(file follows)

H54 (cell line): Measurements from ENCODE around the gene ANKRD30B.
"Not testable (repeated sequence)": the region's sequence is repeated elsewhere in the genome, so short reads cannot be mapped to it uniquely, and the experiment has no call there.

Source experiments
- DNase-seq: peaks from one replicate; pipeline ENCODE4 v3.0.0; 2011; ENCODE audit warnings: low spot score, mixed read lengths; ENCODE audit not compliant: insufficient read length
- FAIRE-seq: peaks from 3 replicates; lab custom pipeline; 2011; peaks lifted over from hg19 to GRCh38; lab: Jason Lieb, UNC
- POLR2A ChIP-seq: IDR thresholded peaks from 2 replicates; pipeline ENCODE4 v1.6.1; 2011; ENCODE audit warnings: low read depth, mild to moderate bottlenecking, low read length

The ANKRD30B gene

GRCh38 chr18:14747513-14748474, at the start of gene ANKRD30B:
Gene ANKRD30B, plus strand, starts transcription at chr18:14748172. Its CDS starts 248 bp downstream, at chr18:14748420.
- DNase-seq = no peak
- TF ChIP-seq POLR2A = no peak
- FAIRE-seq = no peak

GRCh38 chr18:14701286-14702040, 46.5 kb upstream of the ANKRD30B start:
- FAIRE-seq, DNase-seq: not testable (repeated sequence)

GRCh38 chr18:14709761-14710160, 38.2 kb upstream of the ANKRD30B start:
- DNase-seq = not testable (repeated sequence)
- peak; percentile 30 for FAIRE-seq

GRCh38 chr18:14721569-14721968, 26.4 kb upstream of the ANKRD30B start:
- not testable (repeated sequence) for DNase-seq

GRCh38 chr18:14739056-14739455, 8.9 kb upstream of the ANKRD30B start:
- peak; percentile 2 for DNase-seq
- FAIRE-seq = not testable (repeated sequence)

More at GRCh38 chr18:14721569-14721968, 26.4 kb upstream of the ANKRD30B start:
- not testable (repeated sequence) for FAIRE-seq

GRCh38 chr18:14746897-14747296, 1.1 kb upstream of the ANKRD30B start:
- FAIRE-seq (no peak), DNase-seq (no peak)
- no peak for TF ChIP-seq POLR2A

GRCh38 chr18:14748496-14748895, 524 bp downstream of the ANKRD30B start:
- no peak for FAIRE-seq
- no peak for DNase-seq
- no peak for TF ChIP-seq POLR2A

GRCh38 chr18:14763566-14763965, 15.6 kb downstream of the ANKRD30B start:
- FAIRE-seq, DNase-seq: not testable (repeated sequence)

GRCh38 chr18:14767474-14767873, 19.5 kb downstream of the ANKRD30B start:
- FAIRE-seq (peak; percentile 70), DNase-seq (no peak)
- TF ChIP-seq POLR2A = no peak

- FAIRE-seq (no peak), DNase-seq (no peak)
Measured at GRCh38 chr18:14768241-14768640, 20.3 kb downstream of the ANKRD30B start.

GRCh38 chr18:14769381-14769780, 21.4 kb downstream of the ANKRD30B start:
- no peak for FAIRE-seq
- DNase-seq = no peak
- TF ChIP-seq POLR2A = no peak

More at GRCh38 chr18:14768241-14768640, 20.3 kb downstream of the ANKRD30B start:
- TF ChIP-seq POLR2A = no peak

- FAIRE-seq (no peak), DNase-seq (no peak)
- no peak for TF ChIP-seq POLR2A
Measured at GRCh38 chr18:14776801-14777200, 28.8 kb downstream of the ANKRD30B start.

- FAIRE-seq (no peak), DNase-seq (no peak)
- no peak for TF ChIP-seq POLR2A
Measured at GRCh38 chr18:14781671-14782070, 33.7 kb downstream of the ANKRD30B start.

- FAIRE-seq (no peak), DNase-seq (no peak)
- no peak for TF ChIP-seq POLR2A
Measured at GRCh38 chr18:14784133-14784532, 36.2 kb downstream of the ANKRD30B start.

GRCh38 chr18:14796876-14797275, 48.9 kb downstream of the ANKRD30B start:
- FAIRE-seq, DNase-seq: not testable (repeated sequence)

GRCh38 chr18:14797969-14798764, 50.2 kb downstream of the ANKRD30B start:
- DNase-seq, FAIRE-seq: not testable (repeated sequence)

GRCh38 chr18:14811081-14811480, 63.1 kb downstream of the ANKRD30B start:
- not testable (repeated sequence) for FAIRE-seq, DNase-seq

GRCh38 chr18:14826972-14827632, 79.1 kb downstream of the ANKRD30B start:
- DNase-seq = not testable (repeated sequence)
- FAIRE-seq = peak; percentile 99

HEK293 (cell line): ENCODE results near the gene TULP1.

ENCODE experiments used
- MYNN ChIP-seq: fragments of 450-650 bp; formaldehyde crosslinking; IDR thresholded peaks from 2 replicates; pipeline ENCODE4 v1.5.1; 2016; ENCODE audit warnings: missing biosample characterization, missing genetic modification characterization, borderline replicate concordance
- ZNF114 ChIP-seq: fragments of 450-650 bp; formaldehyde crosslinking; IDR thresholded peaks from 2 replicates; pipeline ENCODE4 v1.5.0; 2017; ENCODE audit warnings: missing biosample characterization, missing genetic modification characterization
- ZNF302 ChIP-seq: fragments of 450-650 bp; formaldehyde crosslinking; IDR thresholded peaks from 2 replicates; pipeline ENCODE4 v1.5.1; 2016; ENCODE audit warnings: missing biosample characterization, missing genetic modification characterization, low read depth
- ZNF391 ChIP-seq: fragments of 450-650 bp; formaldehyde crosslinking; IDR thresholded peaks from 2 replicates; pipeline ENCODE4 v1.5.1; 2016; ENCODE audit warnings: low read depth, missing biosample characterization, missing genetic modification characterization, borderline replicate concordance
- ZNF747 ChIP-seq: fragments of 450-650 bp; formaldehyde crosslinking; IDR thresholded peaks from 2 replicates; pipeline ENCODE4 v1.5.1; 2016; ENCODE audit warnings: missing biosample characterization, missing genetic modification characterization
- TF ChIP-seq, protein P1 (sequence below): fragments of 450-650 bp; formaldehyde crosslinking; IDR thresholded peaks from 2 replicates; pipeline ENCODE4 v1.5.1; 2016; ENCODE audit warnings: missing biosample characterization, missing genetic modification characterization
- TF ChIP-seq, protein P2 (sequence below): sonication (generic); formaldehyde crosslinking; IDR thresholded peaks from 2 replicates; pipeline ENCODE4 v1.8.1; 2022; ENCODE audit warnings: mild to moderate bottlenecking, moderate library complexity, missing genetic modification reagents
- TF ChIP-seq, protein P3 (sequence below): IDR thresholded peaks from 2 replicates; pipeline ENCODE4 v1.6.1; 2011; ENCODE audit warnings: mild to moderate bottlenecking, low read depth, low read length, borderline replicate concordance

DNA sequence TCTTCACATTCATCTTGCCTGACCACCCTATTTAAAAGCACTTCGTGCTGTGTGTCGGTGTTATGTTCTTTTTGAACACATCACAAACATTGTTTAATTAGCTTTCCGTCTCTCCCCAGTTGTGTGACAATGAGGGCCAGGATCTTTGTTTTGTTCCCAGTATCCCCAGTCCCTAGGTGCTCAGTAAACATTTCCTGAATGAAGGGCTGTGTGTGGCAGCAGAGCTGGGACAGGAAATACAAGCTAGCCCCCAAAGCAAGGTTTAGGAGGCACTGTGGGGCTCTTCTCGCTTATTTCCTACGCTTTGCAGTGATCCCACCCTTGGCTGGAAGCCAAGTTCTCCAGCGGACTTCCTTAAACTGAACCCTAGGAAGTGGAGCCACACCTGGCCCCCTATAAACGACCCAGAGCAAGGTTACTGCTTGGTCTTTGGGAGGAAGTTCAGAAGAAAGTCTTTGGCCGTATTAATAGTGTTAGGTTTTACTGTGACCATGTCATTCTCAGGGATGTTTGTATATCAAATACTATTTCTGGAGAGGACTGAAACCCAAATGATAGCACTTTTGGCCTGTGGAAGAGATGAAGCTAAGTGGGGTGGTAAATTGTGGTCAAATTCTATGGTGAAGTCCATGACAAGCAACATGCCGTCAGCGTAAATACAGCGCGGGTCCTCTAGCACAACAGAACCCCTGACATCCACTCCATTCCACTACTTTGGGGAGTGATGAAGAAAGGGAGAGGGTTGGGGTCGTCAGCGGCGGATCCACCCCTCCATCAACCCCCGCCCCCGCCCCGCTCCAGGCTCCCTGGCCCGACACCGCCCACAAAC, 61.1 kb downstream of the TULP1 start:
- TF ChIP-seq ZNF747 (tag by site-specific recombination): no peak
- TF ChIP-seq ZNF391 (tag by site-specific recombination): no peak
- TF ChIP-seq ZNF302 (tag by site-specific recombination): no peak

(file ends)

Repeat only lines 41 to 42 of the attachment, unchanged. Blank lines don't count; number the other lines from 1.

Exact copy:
- DNase-seq = no peak
- TF ChIP-seq POLR2A = no peak